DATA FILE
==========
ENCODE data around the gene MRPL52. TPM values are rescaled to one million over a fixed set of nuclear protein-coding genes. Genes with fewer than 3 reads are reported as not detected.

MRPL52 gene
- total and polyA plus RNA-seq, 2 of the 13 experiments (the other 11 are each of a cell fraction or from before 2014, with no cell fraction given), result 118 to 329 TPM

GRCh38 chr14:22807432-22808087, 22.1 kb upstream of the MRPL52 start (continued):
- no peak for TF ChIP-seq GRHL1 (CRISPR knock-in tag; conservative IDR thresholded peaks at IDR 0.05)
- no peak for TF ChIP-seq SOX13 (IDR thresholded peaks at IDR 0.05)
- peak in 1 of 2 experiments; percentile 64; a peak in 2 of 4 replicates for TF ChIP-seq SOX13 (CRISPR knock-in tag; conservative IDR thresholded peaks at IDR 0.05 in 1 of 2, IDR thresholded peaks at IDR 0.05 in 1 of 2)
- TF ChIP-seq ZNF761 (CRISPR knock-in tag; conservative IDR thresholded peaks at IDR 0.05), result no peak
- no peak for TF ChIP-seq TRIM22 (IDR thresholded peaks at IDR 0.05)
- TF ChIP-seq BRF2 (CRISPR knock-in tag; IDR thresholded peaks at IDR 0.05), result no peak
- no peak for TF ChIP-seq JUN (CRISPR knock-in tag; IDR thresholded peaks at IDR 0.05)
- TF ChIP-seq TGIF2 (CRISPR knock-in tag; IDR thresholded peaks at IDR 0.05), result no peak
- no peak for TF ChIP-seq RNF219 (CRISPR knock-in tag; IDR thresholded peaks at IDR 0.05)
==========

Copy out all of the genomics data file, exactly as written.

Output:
ENCODE data around the gene MRPL52. TPM values are rescaled to one million over a fixed set of nuclear protein-coding genes. Genes with fewer than 3 reads are reported as not detected.

MRPL52 gene
- total and polyA plus RNA-seq, 2 of the 13 experiments (the other 11 are each of a cell fraction or from before 2014, with no cell fraction given), result 118 to 329 TPM

GRCh38 chr14:22807432-22808087, 22.1 kb upstream of the MRPL52 start (continued):
- no peak for TF ChIP-seq GRHL1 (CRISPR knock-in tag; conservative IDR thresholded peaks at IDR 0.05)
- no peak for TF ChIP-seq SOX13 (IDR thresholded peaks at IDR 0.05)
- peak in 1 of 2 experiments; percentile 64; a peak in 2 of 4 replicates for TF ChIP-seq SOX13 (CRISPR knock-in tag; conservative IDR thresholded peaks at IDR 0.05 in 1 of 2, IDR thresholded peaks at IDR 0.05 in 1 of 2)
- TF ChIP-seq ZNF761 (CRISPR knock-in tag; conservative IDR thresholded peaks at IDR 0.05), result no peak
- no peak for TF ChIP-seq TRIM22 (IDR thresholded peaks at IDR 0.05)
- TF ChIP-seq BRF2 (CRISPR knock-in tag; IDR thresholded peaks at IDR 0.05), result no peak
- no peak for TF ChIP-seq JUN (CRISPR knock-in tag; IDR thresholded peaks at IDR 0.05)
- TF ChIP-seq TGIF2 (CRISPR knock-in tag; IDR thresholded peaks at IDR 0.05), result no peak
- no peak for TF ChIP-seq RNF219 (CRISPR knock-in tag; IDR thresholded peaks at IDR 0.05)